So now it’s my turn. I haven’t written an article in more than twenty years but soon after Michael passed, I felt an unyielding compulsion to address an aspect of his life that really hasn’t played a large role in all the discussions. A few individuals have referred to it obliquely but very few have properly named it. And there’s power in naming.

But before we get to that, I just want to say right up front that I loved Michael Jackson. I am writing from the perspective of an African American woman who fell in love with him when we were 6 (me) and 9 (him) years old. I’m not one of those Janie-come-latelies awestruck by his enormous talent at the pinnacle of his success in the 80s. No, chile. I loved Michael Jackson waaay back when. So I won’t even pretend to be objective.

I mean, what was there not to love? He was the most beautiful boy I’d ever heard or seen. With those soulful, liquid pools he called eyes; that cute little button nose; and his luscious, juicy lower lip he was sheer chocolate perfection. And to top it all off not only could he dance his butt off, but he sang like an angelic “old soul” who’d been through hell and high water but still had the purity and innocence of a child. It was one hell of a combination. Even before I saw the J5 perform “I Want You Back” on the Ed Sullivan show, I was smitten.

I was even going to marry him. That’s right. Don’t laugh. Out of all the hundreds of thousands of little black girls in America who dreamed of being Michael Jackson’s lucky bride, I was going to be “the one.” Oh, yes I was. Cuz I had a plan. First, I would become rich and famous through my own amazing talents. That would make us equals. Once I was a gorgeous international star glittering in my own spotlight he would come looking for me, intrigued by my beauty and brilliance. He’d recognize me as a kindred spirit, fall head over heels in love and together we would blaze a trail of glory across the heavens as we built a beautiful life and a powerful entertainment empire. We’d travel the world spreading joy and happiness as blissed out soul mates. That was my brilliant plan.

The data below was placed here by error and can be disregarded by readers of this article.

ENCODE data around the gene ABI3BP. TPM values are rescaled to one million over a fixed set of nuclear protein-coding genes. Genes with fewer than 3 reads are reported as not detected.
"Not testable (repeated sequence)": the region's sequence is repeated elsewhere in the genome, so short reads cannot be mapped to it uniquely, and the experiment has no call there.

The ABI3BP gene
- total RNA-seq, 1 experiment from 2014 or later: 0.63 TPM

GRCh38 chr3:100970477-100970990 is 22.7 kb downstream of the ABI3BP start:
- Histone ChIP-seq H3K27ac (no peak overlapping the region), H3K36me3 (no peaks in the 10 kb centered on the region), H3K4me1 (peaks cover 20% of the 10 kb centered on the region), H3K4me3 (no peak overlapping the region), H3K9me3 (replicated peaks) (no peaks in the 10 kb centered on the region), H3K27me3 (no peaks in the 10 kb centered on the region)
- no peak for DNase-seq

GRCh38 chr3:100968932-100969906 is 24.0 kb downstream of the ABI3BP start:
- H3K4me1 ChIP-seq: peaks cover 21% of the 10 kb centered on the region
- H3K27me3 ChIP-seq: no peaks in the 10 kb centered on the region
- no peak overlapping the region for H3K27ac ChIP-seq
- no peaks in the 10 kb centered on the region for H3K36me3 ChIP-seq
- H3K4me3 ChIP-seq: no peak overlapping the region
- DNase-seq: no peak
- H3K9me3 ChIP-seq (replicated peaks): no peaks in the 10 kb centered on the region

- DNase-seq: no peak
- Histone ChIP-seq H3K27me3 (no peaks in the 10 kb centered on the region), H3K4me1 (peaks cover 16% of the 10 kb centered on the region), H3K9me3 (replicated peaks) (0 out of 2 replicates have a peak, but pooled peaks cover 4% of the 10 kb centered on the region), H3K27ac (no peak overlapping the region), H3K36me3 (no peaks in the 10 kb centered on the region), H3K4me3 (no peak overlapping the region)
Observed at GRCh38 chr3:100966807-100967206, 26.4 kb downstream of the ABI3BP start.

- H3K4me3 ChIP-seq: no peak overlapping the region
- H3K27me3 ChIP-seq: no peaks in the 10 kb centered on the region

But Michael betrayed me. When we both finally came of dating age he only went out with white girls. As far as I could see he wasn’t interested in “sisters” at all - except as on screen co-stars, friends, or in that abstract, “I love all humanity” kind of way. It certainly didn’t seem like he was planning to marry one. At first I thought he was one of those brothers – African American men for whom white women equal success. But when he began to look more and more Caucasian himself, I realized the problem was much deeper. Like many people of color who grow up in a culture where they are consistently denigrated because their lips, noses, skin color and hair are not “white enough” Michael hated being black (or at least looking black.) And if he didn’t love his own blackness, how in the world could he love mine?

click here for part 2, part 3

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Monday, October 12, 2009

How Quickly People Forget- Obama and His Well Deserved Nobel Peace Prize

by today’s Urban Chameleon contributor

The controversy ensues over Obama’s win of the Nobel Peace Prize. It took me a long time myself to mull it over after almost being persuaded by the hype of him not deserving the win- yes the same media machine that convinced me that milk does the body good (when it actually gives me gas), vitamin water will make me live longer and KFC’s new Double Down is better than actually eating carbs. I had to take a moment, which meant jumping on Wikipedia to get some confirmed clarity on why this prestigious award is given out in the first place. Sometimes committees/ people lose sight over time, it’s like the game Telephone- the original message starts out “I ran into Sam at the store” and the message comes back, “I heard that Pam was a whore.”

In looking up the will of the prize it states

during the preceding year [...] shall have done the most or the best work for fraternity between nations, for the abolition or reduction of standing armies and for the holding and promotion of peace congresses.[1]